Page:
Snowbasin offers 3000 acres of skiable terrain and 3000 vertical feet, and it has over 100 runs for skiers of every age and skill level. Snowbasin’s well-groomed runs were rated as No. 3 in the West by Ski Magazine. About 20% of the runs are of easier difficulty, about 50% are intermediate, and about 30% are expert, so every skier has plenty of options.

The lift system is the most advanced in Utah, as it features everything from magic carpets to gondolas, high-speed lifts and a tram. Notably, the Needles Gondola provides access from the base area to the Needles Lodge and the largest variety of beginner and intermediate terrain. The Strawberry Gondola offers access to spacious bowls and lengthy groomed runs. Visitors can use the John Paul Express to reach the famous Grizzly and Wildflower runs that were the sites of the 2002 Winter Olympics downhill events. And they can ascend even higher on the Allen Peak Tram to enjoy stunning 360-degree views of multiple states.

When you are ready to take a break from skiing, you can enjoy three luxurious lodges that offer great food and gorgeous views of the mountain and the surrounding area. Earl’s Lodge is located in the base area, and Needles Lodge and John Paul Lodge are located on the mountain at the top of Needles Gondola and the John Paul Express, respectively. Visitors can enjoy what Ski Magazine describes as “some of the best on-mountain eats in the industry,” rating Snowbasin as No. 3 in the West in this category. Slopeside dining options and on-mountain picnic tables are also available for those who would like to quickly refuel and then get right back to the slopes.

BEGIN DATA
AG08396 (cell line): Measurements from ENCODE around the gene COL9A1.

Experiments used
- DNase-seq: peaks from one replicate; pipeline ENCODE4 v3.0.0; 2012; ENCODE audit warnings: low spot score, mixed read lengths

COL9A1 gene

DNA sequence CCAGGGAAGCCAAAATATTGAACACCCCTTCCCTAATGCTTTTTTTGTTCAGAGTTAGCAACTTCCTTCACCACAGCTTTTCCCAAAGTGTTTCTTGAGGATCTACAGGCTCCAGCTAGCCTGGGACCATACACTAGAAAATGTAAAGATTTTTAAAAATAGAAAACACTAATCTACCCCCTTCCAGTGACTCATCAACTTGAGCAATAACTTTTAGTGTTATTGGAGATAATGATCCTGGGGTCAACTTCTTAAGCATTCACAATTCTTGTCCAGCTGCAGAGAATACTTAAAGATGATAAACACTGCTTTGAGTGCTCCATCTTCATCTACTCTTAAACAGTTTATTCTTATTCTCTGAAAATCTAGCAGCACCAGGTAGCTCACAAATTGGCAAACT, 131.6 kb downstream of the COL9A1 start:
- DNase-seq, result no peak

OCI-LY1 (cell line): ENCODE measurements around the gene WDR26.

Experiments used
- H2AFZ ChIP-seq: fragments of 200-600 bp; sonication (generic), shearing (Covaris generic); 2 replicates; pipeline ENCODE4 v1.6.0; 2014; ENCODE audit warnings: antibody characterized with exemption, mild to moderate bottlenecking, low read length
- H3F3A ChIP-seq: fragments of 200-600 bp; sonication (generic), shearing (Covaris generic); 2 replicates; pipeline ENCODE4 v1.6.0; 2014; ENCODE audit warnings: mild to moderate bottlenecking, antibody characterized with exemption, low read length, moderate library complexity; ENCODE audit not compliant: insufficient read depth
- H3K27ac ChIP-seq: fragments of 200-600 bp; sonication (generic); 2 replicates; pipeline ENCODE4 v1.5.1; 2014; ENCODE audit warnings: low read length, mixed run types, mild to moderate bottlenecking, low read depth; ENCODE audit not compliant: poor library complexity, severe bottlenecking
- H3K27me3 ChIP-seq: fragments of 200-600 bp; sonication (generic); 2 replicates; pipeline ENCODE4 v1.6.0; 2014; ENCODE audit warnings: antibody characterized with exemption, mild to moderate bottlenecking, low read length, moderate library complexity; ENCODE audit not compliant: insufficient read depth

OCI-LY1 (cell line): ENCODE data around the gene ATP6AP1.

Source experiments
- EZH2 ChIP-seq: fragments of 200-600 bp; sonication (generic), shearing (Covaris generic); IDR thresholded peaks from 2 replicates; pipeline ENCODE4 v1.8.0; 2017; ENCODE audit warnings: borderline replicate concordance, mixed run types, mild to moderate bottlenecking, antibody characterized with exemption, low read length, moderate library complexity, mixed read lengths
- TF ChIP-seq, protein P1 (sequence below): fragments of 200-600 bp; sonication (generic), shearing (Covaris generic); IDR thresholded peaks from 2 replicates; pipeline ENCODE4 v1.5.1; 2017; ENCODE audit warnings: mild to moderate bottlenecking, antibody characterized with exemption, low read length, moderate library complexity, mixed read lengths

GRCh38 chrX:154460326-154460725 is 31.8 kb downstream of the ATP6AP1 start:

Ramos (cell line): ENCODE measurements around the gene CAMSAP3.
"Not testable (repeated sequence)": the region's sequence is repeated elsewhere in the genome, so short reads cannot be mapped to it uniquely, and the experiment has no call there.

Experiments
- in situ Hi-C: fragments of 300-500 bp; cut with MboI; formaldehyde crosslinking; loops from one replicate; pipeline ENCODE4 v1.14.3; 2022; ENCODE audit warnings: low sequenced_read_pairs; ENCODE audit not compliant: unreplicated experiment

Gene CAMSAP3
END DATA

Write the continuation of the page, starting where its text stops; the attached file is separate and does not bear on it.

Upgrades coming this winter

Snowbasin is already a world-class resort, but it’s committed to getting even better. There are a number of exciting upgrades that are coming for the winter 2021-2022 season. The biggest of these upgrades is the new Middle Bowl Express lift, which should be finished before Christmas. This high-speed, six-person lift will cut ride times by over half from 12 minutes to less than six minutes. The top terminal finishes above Needles Lodge and will provide easy access to the lodge from that location.

Snowbasin already offers the most parking of any Utah resort, and it is expanding its parking even further. A total of 350 new parking stalls will be added to the existing parking areas, and construction will be completed before opening day of the winter season. Finally, Snowbasin has added a pair of new fire pits to Earl’s Plaza, bringing the total number of fire pits to three.

(Snowbasin) Winter is almost here. Buy your season pass now and save up to $400 with preseason pricing. Prices increase November 30th

Season passes now on sale:

With winter just around the corner, now is the ideal time to buy a season pass and save money by getting it at preseason pricing. Save up to $400 by purchasing your pass by Cyber Monday. There are a number of options that include the Premier Pass that features no blackout dates, as well as value passes and the Sun and Snow Pass that offers skiing at both Snowbasin and Sun Valley in Idaho. For more information or to purchase a season pass, please visit the Snowbasin website.